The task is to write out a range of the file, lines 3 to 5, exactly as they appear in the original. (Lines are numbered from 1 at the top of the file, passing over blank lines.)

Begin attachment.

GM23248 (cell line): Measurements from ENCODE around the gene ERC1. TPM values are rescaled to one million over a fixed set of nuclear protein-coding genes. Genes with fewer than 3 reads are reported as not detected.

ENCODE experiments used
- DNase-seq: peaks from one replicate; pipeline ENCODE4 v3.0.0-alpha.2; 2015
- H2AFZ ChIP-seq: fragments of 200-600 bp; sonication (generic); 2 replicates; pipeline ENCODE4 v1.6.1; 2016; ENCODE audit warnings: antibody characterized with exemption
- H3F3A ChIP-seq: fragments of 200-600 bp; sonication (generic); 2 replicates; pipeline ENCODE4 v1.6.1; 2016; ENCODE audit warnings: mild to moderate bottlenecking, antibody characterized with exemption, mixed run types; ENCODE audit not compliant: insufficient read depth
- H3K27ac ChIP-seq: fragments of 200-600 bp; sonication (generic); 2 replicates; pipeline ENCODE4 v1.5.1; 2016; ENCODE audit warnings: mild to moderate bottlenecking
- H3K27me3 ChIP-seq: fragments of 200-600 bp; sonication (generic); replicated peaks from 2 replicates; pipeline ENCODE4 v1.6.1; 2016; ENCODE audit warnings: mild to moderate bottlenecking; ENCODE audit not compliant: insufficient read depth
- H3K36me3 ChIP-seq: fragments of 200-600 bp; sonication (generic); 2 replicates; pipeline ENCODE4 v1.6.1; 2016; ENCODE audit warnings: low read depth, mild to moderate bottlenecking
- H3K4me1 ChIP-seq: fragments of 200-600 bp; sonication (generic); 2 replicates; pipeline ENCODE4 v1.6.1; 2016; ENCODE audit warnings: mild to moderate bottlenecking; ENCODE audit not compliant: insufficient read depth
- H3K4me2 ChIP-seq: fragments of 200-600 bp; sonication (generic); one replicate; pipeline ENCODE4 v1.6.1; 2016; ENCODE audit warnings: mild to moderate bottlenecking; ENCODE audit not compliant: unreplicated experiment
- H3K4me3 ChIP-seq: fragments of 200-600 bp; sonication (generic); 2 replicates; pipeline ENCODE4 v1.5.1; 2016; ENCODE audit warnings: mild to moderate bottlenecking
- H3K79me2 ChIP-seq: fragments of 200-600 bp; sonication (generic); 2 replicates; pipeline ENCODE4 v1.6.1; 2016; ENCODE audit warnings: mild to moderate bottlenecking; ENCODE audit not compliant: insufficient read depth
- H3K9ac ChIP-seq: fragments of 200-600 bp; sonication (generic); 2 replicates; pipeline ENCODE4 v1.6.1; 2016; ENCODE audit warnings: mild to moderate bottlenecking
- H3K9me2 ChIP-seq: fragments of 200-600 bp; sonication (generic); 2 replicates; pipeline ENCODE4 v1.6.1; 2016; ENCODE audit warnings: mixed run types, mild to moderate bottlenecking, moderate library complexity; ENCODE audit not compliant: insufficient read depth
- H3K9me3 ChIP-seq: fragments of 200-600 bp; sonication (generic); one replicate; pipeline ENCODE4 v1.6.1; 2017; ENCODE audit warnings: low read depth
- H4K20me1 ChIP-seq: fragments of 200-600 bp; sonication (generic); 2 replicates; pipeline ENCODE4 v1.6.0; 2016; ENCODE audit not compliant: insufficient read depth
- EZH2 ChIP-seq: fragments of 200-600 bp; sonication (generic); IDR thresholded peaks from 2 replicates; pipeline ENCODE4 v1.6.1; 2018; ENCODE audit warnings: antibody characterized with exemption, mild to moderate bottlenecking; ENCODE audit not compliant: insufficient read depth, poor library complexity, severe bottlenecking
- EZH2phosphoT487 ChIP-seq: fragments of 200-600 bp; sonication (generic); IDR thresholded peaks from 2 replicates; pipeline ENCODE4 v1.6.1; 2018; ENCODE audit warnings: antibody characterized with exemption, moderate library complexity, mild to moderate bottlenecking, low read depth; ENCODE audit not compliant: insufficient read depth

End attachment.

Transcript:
- DNase-seq: peaks from one replicate; pipeline ENCODE4 v3.0.0-alpha.2; 2015
- H2AFZ ChIP-seq: fragments of 200-600 bp; sonication (generic); 2 replicates; pipeline ENCODE4 v1.6.1; 2016; ENCODE audit warnings: antibody characterized with exemption
- H3F3A ChIP-seq: fragments of 200-600 bp; sonication (generic); 2 replicates; pipeline ENCODE4 v1.6.1; 2016; ENCODE audit warnings: mild to moderate bottlenecking, antibody characterized with exemption, mixed run types; ENCODE audit not compliant: insufficient read depth